There will be a r e c k o n i n g.
Greetings — I am Thor Odinson, the god of thunder and the wielder of the all-powerful Mjölnir.
yeah, so: i totally made a thor. i’ve been fighting the temptation, but i just had to, okay? ;A; it’s gonna be super fun, because he’s so different from will — he’s brash, loud, and pretty brave. i’m gonna have a lot of fun with this guy, i know for sure! c:
so if you wanna follow him, please do~ and if you’re in the marvel/thor/avengers fandom and would like to roleplay, please hit him up! i know i got behind on following rp blogs here, but i’ll be sure to do so there. c: everyone’s invited~
Hannibal’s clinical eye for young promises doesn’t generally betray him and he’s pretty good at spotting geniuses with the scalpel. Fantastic professionals that will make him proud in the future. He has a large amount of the most appreciated surgeons, worldwide wise that were his students and now have their own clinics and participate in international investigations. He takes that as a personal achievement.
Young Mr. William Graham seems to be the case.
"I can see in your eyes the flame, the thirst of knowledge and the genuine interest to help those in need." The doctor takes a sheet of paper and draws a line with vertical lines all along it. "You’re here," he says marking the start of the line. Then his pencil moves to the third line. "And I am here. Look at all the road we have ahead to improve," he points out as he paints the rest of the bars until the tenth one with the graphite. "I want to be able to see the rest of the road. Preferentially with you," he adds.
Perhaps he’s overstepping on his boundaries once more. It seems like it’s natural for him to do it with Will. Hannibal wonders what is bringing him so close to the young man but he can’t pin point it.
"I think," he starts. "That you’re holding yourself back because you’re being bullied by your peers. Do not fear them. They are going to end up being the mediocre doctors in the future while you’ll be always improving yourself to reach perfection."
Will puts down his book to glance across the paper; he doesn’t want to miss a thing. A moment passes, and he reaches across to press a hand against the paper, as if he needs to make sure that it’s really there. He traces the lines, following the graphite-marked rungs, and gives a soft exhale.
"I’m trying to not hold myself back,” Will says, putting down his book completely and instead trying to maintain steady eye-contact with his professor, an impressive feat, “—but it’s, uhm, difficult. I haven’t had to socialize like this even a year ago, you know. I just thought that I’d be able to get there, to my destination, just like this.”
But maybe that was impossible, and he was pushing it. If this professor, who had coached an incredible amount of students to become well-renowned, successful doctors and surgeons, Will definitely wouldn’t complain.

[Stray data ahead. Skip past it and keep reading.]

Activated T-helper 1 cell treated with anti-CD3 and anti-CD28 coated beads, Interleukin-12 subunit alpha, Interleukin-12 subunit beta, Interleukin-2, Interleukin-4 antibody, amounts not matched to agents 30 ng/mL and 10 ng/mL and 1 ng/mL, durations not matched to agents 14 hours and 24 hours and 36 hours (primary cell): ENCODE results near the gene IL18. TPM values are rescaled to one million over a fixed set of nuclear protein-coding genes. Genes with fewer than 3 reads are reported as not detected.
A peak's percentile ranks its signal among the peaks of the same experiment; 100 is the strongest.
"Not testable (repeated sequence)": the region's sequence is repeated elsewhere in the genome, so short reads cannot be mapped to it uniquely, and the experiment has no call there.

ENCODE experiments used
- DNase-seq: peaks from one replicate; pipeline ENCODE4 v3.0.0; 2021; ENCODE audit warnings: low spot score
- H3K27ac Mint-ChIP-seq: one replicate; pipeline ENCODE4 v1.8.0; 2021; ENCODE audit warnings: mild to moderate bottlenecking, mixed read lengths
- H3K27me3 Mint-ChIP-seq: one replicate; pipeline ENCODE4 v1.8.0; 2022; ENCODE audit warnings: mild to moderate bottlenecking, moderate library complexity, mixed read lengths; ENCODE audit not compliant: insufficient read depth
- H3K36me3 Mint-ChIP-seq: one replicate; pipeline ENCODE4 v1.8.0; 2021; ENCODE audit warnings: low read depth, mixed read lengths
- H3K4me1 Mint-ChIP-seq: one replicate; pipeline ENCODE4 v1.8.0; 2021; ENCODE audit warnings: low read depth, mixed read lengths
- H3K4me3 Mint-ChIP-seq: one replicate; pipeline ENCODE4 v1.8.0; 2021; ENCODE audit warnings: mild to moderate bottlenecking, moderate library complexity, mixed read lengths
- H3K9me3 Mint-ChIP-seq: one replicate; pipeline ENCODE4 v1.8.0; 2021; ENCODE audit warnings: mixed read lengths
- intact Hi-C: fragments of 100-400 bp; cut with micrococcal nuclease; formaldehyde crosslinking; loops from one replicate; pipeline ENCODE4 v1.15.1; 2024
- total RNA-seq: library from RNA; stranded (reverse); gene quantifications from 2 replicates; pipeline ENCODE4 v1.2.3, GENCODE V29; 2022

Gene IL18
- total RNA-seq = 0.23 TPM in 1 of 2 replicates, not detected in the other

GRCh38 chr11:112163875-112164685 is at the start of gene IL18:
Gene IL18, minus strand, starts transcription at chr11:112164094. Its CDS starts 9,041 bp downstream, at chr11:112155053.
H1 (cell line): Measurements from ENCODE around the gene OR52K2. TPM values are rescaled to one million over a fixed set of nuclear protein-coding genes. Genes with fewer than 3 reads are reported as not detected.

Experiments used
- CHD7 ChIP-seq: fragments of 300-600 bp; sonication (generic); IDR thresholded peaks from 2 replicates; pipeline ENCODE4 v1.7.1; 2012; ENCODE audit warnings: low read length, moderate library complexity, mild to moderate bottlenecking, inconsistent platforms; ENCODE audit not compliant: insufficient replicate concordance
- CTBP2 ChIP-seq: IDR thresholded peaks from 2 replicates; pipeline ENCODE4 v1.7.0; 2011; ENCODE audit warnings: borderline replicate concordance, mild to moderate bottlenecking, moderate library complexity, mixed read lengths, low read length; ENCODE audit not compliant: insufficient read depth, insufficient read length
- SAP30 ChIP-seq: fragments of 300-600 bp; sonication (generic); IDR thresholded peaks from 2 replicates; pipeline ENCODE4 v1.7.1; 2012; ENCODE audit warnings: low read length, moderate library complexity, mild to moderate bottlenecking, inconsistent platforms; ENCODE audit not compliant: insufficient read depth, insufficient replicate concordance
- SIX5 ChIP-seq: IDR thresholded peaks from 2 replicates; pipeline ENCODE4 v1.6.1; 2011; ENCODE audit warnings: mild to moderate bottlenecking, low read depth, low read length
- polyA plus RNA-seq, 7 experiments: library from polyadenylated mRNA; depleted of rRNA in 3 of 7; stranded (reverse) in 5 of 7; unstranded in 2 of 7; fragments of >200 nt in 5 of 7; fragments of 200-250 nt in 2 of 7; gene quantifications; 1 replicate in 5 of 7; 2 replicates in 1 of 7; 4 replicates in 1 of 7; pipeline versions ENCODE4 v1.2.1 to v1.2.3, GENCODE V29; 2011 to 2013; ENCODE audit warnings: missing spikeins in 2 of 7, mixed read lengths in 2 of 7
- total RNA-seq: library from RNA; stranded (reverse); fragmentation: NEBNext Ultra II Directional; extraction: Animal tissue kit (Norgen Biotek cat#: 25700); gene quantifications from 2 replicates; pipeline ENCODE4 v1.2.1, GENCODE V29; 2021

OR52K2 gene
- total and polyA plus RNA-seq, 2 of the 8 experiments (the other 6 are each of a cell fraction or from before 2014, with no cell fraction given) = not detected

"Just, uh," he searches for the right words, but he doesn’t need to: "—t-thank you.”
Hannibal takes the cash into his hand. “You are welcome.” He leaves their conversation there for the moment, walking between tables back to the counter to make change. The café falls silent, and Hannibal wants to push a record onto the old phonograph set aside against one of the black walls, though he feels this might offset his newest customer.
With $2.40 and a receipt held in his hand, he came to a stop just in front of the table. “You look rather troubled Mr. Grahams, my business is designed as a place where people can relax, and you seem more anxious than when you came in.” He placed the cash on the tablecloth and attempted to make eye contact through the thin glasses the other man donned.
Placing the money and receipt in front of his newest customer, Hannibal decided to make an offer he rarely ever made. “Perhaps you are in need of someone to talk to, you look as if you live a heavy life.”
Will grasps the warm mug with both of his hands, before pulling it up and pressing his lips against the rim to take a tentative sip. Immediately, the warmth and deliciousness spreads out against every corner of his body, and he feels himself relaxing in his seat. He was right; this wasn’t just the cheap coffee he’d buy for himself at the BAU facility, nor was it the instant mix he’d have to put together for himself in the mornings. It was bitter, because of how he’d ordered it, but there was a tint of sweetness at the edge of the taste. In addition to that, it was savory and thick, and soothed Will’s tongue and throat to loosen up.
All-in-all, Will appreciated the cup of coffee very much. He would’ve given up half of his home to know how to make such a concoction; after all, all he had were the instant mix powders ( and a drip-coffee maker, too, but that was stored away in his storage somewhere ).